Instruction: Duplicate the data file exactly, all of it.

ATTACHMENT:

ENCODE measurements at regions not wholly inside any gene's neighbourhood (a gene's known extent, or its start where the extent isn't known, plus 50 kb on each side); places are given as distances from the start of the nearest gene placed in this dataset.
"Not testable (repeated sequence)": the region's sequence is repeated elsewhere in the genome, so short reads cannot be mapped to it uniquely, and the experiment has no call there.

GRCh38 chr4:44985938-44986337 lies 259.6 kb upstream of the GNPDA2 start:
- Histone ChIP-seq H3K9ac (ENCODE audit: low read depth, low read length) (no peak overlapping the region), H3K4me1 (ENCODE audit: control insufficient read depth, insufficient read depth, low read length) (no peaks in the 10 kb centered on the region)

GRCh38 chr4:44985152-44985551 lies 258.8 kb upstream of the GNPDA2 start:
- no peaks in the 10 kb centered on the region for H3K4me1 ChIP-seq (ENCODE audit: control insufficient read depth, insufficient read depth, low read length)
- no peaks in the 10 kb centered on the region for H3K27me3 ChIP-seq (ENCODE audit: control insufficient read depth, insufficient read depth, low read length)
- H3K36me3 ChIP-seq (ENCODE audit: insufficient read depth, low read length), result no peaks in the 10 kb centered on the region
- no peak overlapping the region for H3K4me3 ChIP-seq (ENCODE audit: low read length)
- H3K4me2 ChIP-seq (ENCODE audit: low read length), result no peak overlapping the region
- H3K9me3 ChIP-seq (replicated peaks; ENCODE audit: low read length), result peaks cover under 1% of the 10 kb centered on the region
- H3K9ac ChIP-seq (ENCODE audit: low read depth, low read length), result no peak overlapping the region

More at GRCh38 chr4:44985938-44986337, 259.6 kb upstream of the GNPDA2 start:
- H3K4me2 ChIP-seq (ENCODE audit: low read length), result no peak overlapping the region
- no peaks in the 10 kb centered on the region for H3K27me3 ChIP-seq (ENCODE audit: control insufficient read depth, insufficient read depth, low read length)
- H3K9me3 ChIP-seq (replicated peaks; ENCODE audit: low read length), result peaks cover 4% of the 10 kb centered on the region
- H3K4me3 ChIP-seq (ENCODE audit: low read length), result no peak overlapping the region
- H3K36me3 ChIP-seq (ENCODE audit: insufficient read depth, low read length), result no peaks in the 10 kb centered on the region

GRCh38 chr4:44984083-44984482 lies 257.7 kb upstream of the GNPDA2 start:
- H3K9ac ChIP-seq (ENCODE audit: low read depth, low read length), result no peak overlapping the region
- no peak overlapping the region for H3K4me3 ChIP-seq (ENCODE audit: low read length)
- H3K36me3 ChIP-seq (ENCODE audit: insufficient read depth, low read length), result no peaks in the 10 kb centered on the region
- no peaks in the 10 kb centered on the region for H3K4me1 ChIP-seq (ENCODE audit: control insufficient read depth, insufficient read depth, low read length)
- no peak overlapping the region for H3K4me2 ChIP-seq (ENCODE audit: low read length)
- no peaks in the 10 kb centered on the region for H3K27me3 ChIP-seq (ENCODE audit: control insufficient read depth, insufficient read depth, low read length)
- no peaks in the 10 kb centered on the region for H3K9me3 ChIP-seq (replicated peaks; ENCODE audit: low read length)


ENCODE measurements at regions not wholly inside any gene's neighbourhood (a gene's known extent, or its start where the extent isn't known, plus 50 kb on each side); places are given as distances from the start of the nearest gene placed in this dataset.
"Not testable (repeated sequence)": the region's sequence is repeated elsewhere in the genome, so short reads cannot be mapped to it uniquely, and the experiment has no call there.

GRCh38 chr4:44985938-44986337 lies 259.6 kb upstream of the GNPDA2 start:
- Histone ChIP-seq H3K9ac (ENCODE audit: low read depth, low read length) (no peak overlapping the region), H3K4me1 (ENCODE audit: control insufficient read depth, insufficient read depth, low read length) (no peaks in the 10 kb centered on the region)

GRCh38 chr4:44985152-44985551 lies 258.8 kb upstream of the GNPDA2 start:
- no peaks in the 10 kb centered on the region for H3K4me1 ChIP-seq (ENCODE audit: control insufficient read depth, insufficient read depth, low read length)
- no peaks in the 10 kb centered on the region for H3K27me3 ChIP-seq (ENCODE audit: control insufficient read depth, insufficient read depth, low read length)
- H3K36me3 ChIP-seq (ENCODE audit: insufficient read depth, low read length), result no peaks in the 10 kb centered on the region
- no peak overlapping the region for H3K4me3 ChIP-seq (ENCODE audit: low read length)
- H3K4me2 ChIP-seq (ENCODE audit: low read length), result no peak overlapping the region
- H3K9me3 ChIP-seq (replicated peaks; ENCODE audit: low read length), result peaks cover under 1% of the 10 kb centered on the region
- H3K9ac ChIP-seq (ENCODE audit: low read depth, low read length), result no peak overlapping the region

More at GRCh38 chr4:44985938-44986337, 259.6 kb upstream of the GNPDA2 start:
- H3K4me2 ChIP-seq (ENCODE audit: low read length), result no peak overlapping the region
- no peaks in the 10 kb centered on the region for H3K27me3 ChIP-seq (ENCODE audit: control insufficient read depth, insufficient read depth, low read length)
- H3K9me3 ChIP-seq (replicated peaks; ENCODE audit: low read length), result peaks cover 4% of the 10 kb centered on the region
- H3K4me3 ChIP-seq (ENCODE audit: low read length), result no peak overlapping the region
- H3K36me3 ChIP-seq (ENCODE audit: insufficient read depth, low read length), result no peaks in the 10 kb centered on the region

GRCh38 chr4:44984083-44984482 lies 257.7 kb upstream of the GNPDA2 start:
- H3K9ac ChIP-seq (ENCODE audit: low read depth, low read length), result no peak overlapping the region
- no peak overlapping the region for H3K4me3 ChIP-seq (ENCODE audit: low read length)
- H3K36me3 ChIP-seq (ENCODE audit: insufficient read depth, low read length), result no peaks in the 10 kb centered on the region
- no peaks in the 10 kb centered on the region for H3K4me1 ChIP-seq (ENCODE audit: control insufficient read depth, insufficient read depth, low read length)
- no peak overlapping the region for H3K4me2 ChIP-seq (ENCODE audit: low read length)
- no peaks in the 10 kb centered on the region for H3K27me3 ChIP-seq (ENCODE audit: control insufficient read depth, insufficient read depth, low read length)
- no peaks in the 10 kb centered on the region for H3K9me3 ChIP-seq (replicated peaks; ENCODE audit: low read length)